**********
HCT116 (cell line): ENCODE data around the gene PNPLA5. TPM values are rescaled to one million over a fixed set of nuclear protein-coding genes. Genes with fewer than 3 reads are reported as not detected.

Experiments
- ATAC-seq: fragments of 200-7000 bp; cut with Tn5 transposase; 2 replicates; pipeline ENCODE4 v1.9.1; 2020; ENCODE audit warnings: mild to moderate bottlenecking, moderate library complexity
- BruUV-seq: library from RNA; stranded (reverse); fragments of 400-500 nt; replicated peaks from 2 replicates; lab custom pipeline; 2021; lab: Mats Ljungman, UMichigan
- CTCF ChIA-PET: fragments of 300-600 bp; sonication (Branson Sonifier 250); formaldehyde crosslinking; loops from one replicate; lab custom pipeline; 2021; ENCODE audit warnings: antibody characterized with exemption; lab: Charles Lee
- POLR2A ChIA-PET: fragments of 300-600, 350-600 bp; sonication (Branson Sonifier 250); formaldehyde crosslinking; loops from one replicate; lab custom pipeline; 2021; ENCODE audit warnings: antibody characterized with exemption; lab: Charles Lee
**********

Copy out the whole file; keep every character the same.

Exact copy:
HCT116 (cell line): ENCODE data around the gene PNPLA5. TPM values are rescaled to one million over a fixed set of nuclear protein-coding genes. Genes with fewer than 3 reads are reported as not detected.

Experiments
- ATAC-seq: fragments of 200-7000 bp; cut with Tn5 transposase; 2 replicates; pipeline ENCODE4 v1.9.1; 2020; ENCODE audit warnings: mild to moderate bottlenecking, moderate library complexity
- BruUV-seq: library from RNA; stranded (reverse); fragments of 400-500 nt; replicated peaks from 2 replicates; lab custom pipeline; 2021; lab: Mats Ljungman, UMichigan
- CTCF ChIA-PET: fragments of 300-600 bp; sonication (Branson Sonifier 250); formaldehyde crosslinking; loops from one replicate; lab custom pipeline; 2021; ENCODE audit warnings: antibody characterized with exemption; lab: Charles Lee
- POLR2A ChIA-PET: fragments of 300-600, 350-600 bp; sonication (Branson Sonifier 250); formaldehyde crosslinking; loops from one replicate; lab custom pipeline; 2021; ENCODE audit warnings: antibody characterized with exemption; lab: Charles Lee